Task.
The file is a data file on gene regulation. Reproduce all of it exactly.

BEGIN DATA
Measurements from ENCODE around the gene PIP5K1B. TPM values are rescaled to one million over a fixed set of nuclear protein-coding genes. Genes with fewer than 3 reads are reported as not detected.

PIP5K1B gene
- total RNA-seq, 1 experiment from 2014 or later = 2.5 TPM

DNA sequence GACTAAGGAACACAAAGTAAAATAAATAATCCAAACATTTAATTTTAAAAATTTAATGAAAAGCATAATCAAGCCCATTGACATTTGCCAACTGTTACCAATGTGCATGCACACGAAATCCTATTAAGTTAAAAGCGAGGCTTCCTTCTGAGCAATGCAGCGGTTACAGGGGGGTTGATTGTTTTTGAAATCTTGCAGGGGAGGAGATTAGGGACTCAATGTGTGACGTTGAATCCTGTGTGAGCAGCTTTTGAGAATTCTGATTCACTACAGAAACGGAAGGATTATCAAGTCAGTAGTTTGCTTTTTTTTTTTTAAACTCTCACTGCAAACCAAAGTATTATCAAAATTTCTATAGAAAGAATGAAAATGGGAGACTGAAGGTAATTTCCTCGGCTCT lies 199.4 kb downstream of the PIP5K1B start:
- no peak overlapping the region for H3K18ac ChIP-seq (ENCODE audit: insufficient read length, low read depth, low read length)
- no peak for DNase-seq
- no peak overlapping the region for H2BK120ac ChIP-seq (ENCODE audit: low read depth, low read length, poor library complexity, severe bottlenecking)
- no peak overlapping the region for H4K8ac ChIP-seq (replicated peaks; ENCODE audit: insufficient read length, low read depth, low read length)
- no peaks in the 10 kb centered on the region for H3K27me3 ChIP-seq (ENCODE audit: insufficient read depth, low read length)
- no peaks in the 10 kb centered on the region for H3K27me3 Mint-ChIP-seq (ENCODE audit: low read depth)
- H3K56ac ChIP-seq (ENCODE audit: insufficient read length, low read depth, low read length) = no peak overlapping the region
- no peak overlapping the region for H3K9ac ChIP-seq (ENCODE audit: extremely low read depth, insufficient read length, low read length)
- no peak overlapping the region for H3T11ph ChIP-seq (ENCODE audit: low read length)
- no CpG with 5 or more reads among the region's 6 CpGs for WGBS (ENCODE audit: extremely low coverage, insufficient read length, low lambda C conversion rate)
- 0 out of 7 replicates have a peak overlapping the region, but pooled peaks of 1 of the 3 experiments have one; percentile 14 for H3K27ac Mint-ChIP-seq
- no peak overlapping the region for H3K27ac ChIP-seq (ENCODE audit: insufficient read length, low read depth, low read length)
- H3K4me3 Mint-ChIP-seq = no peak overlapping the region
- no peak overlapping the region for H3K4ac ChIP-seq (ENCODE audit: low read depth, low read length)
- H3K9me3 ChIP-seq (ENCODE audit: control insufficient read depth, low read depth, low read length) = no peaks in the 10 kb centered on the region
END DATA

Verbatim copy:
Measurements from ENCODE around the gene PIP5K1B. TPM values are rescaled to one million over a fixed set of nuclear protein-coding genes. Genes with fewer than 3 reads are reported as not detected.

PIP5K1B gene
- total RNA-seq, 1 experiment from 2014 or later = 2.5 TPM

DNA sequence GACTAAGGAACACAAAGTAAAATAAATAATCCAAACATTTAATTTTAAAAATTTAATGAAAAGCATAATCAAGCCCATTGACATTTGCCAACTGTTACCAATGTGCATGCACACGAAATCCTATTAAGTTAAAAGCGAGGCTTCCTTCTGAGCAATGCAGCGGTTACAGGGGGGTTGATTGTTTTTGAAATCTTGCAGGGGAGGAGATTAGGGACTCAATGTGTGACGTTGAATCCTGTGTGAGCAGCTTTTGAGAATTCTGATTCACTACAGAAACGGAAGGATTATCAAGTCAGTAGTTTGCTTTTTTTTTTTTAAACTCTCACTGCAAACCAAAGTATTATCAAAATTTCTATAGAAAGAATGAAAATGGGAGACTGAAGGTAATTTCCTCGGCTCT lies 199.4 kb downstream of the PIP5K1B start:
- no peak overlapping the region for H3K18ac ChIP-seq (ENCODE audit: insufficient read length, low read depth, low read length)
- no peak for DNase-seq
- no peak overlapping the region for H2BK120ac ChIP-seq (ENCODE audit: low read depth, low read length, poor library complexity, severe bottlenecking)
- no peak overlapping the region for H4K8ac ChIP-seq (replicated peaks; ENCODE audit: insufficient read length, low read depth, low read length)
- no peaks in the 10 kb centered on the region for H3K27me3 ChIP-seq (ENCODE audit: insufficient read depth, low read length)
- no peaks in the 10 kb centered on the region for H3K27me3 Mint-ChIP-seq (ENCODE audit: low read depth)
- H3K56ac ChIP-seq (ENCODE audit: insufficient read length, low read depth, low read length) = no peak overlapping the region
- no peak overlapping the region for H3K9ac ChIP-seq (ENCODE audit: extremely low read depth, insufficient read length, low read length)
- no peak overlapping the region for H3T11ph ChIP-seq (ENCODE audit: low read length)
- no CpG with 5 or more reads among the region's 6 CpGs for WGBS (ENCODE audit: extremely low coverage, insufficient read length, low lambda C conversion rate)
- 0 out of 7 replicates have a peak overlapping the region, but pooled peaks of 1 of the 3 experiments have one; percentile 14 for H3K27ac Mint-ChIP-seq
- no peak overlapping the region for H3K27ac ChIP-seq (ENCODE audit: insufficient read length, low read depth, low read length)
- H3K4me3 Mint-ChIP-seq = no peak overlapping the region
- no peak overlapping the region for H3K4ac ChIP-seq (ENCODE audit: low read depth, low read length)
- H3K9me3 ChIP-seq (ENCODE audit: control insufficient read depth, low read depth, low read length) = no peaks in the 10 kb centered on the region